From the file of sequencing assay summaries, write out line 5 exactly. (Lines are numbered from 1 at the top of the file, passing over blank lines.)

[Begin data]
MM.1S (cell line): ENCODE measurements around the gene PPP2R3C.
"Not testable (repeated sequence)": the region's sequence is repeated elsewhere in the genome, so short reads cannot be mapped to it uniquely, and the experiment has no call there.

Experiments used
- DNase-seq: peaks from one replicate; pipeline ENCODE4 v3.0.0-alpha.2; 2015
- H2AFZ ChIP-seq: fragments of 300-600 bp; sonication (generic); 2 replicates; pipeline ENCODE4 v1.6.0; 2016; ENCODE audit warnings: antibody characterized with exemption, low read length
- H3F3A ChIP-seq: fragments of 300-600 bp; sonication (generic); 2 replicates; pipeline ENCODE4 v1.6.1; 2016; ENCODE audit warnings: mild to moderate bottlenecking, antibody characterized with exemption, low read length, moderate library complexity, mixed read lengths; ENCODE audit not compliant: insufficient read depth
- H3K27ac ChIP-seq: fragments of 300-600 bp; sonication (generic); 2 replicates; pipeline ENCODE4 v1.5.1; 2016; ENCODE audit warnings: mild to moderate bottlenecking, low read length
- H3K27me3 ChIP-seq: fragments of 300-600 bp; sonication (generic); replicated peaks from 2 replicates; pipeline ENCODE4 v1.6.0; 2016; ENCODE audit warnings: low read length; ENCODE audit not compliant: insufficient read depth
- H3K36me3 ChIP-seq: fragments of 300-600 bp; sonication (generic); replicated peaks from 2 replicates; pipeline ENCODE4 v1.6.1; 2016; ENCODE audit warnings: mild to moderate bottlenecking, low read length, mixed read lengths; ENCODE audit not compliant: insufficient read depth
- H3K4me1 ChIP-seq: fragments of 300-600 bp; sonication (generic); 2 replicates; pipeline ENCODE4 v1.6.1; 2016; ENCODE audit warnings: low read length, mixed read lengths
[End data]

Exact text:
- H2AFZ ChIP-seq: fragments of 300-600 bp; sonication (generic); 2 replicates; pipeline ENCODE4 v1.6.0; 2016; ENCODE audit warnings: antibody characterized with exemption, low read length